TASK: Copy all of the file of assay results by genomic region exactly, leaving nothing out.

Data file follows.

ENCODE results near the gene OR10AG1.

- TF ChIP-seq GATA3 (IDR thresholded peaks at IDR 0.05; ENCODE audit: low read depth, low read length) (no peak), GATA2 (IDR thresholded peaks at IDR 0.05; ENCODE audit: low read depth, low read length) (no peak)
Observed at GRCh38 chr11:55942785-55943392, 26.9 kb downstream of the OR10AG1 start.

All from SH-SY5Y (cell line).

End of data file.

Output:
ENCODE results near the gene OR10AG1.

- TF ChIP-seq GATA3 (IDR thresholded peaks at IDR 0.05; ENCODE audit: low read depth, low read length) (no peak), GATA2 (IDR thresholded peaks at IDR 0.05; ENCODE audit: low read depth, low read length) (no peak)
Observed at GRCh38 chr11:55942785-55943392, 26.9 kb downstream of the OR10AG1 start.

All from SH-SY5Y (cell line).